Pubdate: Fri, 21 Sep 2007
Source: Niagara This Week (CN ON)
Copyright: 2007 Metroland Printing, Publishing and Distributing
Author: Paul Forsyth
Bookmark: (Harm Reduction)
Bookmark: (Needle Exchange)


Regional Officials Predict 300,000 Syringes Will Be Handed Out in 2007

THOROLD -- Public health officials predict they'll hand out more than
300,000 syringes to intravenous drug users in Niagara this year, an
all-time high.

But far from contributing to illegal drug use, they say it's a proven
way of keeping blood-borne, infectious diseases such as AIDS from
sweeping through the drug underworld.

Debate was heated back in 1993 when the region, which is responsible
for public health in Niagara, looked at whether to start a needle
exchange program. Ultimately, the region opted for the program as part
of what officials call "harm reduction." The theory is that by
convincing drug users not to share contaminated needles, the spread of
diseases with lifelong consequences -- and which can sap the
province's health-care system -- are reduced.

Demand for needles has since then continually increased, from 11,378
needles handed out to 718 people in 1993, to 258,133 needles to 4,267
people last year. Alan Spencer, with the region's sexual health
program, told regional politicians Tuesday he expects that number to
surpass 300,000 this year.

"I expect we'll continue to see demand for our services to escalate,"
he said. "People like our services and they want more of it."

Part of the reason for the growth in the number of needles handed out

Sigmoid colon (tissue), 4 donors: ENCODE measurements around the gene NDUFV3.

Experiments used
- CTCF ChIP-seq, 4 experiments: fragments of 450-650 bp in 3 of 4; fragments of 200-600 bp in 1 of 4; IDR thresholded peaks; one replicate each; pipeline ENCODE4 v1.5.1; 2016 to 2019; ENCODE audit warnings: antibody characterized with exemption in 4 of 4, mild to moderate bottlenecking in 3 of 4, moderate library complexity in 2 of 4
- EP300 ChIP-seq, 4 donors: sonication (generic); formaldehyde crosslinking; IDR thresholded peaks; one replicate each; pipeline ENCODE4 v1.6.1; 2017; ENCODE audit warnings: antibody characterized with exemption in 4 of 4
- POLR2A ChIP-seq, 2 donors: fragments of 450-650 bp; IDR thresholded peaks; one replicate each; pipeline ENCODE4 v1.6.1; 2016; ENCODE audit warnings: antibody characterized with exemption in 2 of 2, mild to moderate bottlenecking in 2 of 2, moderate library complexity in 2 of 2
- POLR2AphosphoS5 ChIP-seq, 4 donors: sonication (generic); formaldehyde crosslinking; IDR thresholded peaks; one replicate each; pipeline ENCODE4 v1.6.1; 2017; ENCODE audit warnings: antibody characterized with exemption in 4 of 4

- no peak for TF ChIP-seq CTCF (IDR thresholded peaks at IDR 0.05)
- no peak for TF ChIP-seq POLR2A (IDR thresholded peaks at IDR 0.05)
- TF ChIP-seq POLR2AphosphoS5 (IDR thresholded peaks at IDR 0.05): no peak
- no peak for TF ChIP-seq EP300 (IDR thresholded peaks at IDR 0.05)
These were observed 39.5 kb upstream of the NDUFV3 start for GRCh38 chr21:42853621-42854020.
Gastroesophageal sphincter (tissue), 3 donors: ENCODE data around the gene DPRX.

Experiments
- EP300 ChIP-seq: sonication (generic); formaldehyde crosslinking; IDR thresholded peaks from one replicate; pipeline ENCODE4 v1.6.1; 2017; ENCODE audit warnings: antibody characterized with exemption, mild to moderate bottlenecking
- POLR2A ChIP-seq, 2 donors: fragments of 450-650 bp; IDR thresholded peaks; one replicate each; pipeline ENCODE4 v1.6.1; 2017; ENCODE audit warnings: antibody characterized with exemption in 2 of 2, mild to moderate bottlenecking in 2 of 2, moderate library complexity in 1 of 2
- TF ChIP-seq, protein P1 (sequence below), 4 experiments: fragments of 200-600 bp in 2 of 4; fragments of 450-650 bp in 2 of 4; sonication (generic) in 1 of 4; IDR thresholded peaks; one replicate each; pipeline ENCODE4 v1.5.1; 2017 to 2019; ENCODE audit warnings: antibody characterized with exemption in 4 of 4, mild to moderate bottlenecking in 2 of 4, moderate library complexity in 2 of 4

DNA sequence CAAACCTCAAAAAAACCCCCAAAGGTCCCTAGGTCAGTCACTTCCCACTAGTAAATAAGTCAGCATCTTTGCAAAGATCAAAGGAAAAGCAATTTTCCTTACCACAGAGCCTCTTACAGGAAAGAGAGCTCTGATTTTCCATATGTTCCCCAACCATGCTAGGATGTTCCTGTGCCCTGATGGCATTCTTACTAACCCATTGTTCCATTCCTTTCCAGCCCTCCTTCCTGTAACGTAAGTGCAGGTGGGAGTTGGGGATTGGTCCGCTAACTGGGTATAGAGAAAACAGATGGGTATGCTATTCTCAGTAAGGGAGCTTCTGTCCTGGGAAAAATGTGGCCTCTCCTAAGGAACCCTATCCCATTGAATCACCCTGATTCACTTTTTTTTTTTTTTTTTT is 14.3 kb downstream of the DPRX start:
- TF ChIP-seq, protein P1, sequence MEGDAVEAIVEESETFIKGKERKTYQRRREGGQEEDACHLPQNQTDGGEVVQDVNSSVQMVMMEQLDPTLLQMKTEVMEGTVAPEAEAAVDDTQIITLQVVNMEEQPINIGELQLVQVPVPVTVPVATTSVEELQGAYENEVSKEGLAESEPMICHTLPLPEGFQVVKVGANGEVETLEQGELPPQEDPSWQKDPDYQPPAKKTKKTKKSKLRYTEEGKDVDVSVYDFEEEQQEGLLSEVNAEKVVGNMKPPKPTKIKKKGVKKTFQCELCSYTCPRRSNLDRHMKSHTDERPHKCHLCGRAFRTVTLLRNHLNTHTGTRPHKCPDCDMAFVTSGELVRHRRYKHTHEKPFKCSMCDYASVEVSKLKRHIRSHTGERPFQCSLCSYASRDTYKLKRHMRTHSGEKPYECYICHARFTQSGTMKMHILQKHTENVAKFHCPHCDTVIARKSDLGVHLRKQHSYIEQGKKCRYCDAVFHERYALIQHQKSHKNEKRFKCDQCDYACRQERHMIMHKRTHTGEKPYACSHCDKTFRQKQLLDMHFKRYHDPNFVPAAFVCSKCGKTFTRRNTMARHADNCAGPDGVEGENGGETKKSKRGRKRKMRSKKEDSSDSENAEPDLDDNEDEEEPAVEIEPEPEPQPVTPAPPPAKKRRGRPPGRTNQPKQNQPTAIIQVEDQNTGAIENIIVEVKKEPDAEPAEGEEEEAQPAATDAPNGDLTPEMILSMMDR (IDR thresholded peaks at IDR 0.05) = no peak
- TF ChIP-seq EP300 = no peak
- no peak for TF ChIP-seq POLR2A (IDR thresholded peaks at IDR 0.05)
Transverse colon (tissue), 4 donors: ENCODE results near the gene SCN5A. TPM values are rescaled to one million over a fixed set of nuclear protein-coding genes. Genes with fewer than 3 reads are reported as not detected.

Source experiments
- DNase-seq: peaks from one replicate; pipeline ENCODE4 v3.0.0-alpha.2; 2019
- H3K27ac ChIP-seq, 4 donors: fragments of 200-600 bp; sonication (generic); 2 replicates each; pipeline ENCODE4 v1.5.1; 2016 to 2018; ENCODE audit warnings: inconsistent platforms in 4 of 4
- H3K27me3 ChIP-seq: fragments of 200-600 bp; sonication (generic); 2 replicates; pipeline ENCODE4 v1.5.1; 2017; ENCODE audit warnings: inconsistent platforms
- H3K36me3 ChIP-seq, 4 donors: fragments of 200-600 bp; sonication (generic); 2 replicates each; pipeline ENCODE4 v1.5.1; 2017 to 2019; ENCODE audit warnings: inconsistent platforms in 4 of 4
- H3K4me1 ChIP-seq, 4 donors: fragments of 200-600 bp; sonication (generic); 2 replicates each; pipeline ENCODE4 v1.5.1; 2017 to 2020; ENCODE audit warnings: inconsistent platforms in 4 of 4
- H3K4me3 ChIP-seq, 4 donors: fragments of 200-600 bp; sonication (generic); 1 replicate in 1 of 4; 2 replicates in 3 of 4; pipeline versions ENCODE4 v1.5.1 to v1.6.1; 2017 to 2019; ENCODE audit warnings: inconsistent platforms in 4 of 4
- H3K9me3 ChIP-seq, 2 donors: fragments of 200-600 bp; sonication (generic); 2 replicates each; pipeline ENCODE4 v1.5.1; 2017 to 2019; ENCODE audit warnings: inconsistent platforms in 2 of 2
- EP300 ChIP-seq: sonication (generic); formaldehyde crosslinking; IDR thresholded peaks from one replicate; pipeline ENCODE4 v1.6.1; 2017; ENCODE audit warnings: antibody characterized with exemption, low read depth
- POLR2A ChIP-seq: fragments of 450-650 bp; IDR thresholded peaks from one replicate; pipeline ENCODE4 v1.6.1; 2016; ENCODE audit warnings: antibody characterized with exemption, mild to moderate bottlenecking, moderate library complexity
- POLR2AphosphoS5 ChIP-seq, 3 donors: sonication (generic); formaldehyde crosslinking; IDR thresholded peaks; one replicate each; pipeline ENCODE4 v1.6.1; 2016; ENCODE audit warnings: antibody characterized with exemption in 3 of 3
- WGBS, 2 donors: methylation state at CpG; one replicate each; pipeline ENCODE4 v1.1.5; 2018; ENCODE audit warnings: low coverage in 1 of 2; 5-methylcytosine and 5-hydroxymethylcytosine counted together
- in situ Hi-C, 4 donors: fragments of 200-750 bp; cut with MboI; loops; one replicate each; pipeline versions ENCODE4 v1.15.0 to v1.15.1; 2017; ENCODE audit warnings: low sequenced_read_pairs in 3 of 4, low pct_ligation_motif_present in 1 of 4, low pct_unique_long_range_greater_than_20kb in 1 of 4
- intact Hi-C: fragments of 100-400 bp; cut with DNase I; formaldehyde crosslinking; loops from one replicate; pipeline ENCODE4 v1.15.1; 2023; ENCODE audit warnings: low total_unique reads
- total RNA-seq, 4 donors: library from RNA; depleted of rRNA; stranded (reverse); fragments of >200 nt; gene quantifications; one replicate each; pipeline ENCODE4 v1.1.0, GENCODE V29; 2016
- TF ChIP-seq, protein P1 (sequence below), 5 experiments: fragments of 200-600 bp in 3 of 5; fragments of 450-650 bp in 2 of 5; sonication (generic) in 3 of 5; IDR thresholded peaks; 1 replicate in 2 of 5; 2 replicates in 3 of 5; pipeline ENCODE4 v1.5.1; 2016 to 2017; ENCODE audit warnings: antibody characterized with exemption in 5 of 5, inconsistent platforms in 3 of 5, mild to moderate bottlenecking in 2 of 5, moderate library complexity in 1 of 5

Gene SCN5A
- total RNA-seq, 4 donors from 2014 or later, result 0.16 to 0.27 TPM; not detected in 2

is that drug users have learned to trust those involved in the
program, which AIDS Niagara oversees for the region, said Spencer. The
program costs about $147,000 a year, with the province picking up
two-thirds of the tab.

Spencer said intravenous drug users are at very high risk of
contracting HIV, which can lead to full-blown AIDS, and are
particularly at risk of being infected with hepatitis C, which attacks
the liver.

St. Catharines Coun. Judy Casselman noted that in light of the
"controversial" nature of needle exchange programs, it is possible to
nail down how many potential cases of blood-borne diseases the program
is preventing in Niagara.

Dr. Doug Sider, associate medical officer of health, said it's
impossible to conclusively prove it in Niagara, but said "there's
every good reason to assume that."

Spencer said research has proven that needle exchange programs don't
encourage drug use, and the cost of such programs is far less than the
life-long costs of treating HIV/AIDS.

Pelham Coun. Brian Baty said moms and dads are alarmed if their kids
stumble across a used syringe in an alley or in a school yard, and
wondered if all those thousands of needles being handed out contribute
to more discarded needles.

Spencer said research has shown that needle exchange programs don't
contribute to more discarded needles, and said the Niagara program is
good at getting people to turn in used needles. 
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